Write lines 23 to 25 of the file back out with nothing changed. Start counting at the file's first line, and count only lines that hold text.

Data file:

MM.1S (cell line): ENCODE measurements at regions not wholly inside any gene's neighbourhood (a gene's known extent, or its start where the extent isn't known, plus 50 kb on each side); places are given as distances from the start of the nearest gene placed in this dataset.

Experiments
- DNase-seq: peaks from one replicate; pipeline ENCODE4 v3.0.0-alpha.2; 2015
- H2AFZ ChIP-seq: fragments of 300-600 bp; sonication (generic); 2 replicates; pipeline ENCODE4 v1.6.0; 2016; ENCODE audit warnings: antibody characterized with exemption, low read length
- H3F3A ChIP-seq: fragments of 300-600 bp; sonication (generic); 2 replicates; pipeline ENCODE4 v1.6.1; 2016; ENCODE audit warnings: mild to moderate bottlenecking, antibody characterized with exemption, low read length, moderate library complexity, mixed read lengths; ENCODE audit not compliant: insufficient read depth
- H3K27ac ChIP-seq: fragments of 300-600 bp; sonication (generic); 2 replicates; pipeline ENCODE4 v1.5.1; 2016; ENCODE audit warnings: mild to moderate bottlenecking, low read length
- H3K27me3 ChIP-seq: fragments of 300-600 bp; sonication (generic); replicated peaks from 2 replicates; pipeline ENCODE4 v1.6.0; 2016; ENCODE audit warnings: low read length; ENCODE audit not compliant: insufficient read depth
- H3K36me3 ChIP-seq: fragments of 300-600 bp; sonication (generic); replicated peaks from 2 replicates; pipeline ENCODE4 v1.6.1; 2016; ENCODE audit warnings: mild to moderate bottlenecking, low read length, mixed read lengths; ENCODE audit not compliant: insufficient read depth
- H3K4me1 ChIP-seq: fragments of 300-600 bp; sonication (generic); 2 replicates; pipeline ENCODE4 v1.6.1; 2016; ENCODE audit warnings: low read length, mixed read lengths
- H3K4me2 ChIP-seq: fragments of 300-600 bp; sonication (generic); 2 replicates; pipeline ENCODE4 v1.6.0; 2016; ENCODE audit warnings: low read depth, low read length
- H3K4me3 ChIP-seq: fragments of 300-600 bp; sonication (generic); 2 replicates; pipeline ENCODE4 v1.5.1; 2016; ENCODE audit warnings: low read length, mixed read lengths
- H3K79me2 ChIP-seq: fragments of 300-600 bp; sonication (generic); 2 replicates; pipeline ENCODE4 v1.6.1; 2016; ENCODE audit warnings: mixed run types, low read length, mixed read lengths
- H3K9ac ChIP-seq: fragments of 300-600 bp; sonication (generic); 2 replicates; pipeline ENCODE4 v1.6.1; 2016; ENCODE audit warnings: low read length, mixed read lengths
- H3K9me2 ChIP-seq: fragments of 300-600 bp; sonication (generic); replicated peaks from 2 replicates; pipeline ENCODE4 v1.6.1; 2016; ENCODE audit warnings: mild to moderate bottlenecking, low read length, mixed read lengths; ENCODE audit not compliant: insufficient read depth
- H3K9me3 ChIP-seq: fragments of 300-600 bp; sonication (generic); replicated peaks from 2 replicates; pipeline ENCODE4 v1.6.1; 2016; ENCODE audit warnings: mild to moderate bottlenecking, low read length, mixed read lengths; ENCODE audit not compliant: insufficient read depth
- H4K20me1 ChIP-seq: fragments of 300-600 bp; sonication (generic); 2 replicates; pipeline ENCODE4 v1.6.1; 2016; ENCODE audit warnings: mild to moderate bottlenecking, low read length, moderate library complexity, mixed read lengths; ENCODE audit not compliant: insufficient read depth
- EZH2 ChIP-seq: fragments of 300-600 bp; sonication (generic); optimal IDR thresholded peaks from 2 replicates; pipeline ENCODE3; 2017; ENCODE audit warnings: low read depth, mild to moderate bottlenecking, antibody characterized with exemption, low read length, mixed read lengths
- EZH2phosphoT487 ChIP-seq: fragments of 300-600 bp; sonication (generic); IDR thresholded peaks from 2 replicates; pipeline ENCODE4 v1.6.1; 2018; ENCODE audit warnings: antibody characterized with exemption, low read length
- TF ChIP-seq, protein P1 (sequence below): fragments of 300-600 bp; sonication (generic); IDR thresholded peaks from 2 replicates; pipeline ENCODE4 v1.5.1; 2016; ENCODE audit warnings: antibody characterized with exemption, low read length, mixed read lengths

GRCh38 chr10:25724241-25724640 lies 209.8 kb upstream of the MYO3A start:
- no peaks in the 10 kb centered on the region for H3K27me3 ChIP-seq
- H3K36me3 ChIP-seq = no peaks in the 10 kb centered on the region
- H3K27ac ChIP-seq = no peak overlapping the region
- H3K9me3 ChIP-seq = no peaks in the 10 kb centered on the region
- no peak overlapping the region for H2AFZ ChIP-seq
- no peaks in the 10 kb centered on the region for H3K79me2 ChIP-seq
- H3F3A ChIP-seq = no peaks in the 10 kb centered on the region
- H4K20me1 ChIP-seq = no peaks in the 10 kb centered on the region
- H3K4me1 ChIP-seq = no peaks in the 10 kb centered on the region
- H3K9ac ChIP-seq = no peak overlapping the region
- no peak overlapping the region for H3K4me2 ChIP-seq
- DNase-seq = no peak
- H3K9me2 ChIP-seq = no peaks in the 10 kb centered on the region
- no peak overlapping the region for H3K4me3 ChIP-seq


- H3K27ac ChIP-seq = no peak overlapping the region
- H3K9me3 ChIP-seq = no peaks in the 10 kb centered on the region
- no peak overlapping the region for H2AFZ ChIP-seq